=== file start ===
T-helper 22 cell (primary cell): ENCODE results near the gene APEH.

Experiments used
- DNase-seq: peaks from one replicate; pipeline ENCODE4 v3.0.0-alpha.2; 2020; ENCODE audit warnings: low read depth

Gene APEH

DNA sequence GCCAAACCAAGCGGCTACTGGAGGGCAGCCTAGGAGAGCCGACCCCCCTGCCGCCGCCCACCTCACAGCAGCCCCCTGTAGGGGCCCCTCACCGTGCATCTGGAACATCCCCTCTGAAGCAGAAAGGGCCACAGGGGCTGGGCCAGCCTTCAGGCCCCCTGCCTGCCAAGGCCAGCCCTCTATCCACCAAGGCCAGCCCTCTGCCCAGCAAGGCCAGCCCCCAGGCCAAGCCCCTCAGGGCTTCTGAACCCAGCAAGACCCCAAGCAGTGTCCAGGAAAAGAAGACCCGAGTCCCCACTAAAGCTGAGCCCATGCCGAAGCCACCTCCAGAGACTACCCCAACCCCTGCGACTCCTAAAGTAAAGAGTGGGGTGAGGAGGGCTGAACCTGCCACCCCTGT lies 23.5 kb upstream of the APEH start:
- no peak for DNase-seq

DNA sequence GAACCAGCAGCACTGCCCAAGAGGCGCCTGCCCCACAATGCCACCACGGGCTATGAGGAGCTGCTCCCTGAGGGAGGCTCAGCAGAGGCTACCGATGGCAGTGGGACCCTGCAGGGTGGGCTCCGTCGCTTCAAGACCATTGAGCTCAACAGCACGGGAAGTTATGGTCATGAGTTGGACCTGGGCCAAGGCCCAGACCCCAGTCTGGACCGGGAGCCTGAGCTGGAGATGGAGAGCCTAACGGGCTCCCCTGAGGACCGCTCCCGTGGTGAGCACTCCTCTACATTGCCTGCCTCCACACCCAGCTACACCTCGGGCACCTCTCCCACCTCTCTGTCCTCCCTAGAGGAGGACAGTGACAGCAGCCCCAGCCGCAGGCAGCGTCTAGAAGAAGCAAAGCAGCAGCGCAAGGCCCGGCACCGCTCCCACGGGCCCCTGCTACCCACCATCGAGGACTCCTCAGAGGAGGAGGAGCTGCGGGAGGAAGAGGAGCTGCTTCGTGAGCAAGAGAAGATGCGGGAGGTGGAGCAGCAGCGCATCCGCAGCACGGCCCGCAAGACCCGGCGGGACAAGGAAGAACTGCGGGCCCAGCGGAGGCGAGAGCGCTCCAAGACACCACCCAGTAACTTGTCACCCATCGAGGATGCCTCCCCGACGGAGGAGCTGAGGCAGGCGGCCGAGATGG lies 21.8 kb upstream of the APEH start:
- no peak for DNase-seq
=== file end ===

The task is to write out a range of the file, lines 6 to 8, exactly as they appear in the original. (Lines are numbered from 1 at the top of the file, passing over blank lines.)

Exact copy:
- no peak for DNase-seq

DNA sequence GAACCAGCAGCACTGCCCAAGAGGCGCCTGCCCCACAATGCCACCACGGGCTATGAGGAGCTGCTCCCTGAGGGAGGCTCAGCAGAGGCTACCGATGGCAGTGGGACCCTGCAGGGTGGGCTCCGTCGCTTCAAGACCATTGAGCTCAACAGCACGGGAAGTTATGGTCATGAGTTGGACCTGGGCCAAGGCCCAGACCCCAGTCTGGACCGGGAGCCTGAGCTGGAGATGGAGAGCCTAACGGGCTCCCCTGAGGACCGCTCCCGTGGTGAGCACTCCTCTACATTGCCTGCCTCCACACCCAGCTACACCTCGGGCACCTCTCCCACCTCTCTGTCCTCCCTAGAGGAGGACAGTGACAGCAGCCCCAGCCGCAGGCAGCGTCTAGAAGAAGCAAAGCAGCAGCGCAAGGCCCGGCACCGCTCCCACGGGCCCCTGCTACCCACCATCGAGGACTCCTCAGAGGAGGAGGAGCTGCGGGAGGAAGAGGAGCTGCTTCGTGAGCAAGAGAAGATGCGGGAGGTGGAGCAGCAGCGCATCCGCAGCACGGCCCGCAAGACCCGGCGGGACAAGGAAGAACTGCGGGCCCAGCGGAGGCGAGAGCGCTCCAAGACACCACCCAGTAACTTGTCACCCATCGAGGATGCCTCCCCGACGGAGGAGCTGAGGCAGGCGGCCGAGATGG lies 21.8 kb upstream of the APEH start:
- no peak for DNase-seq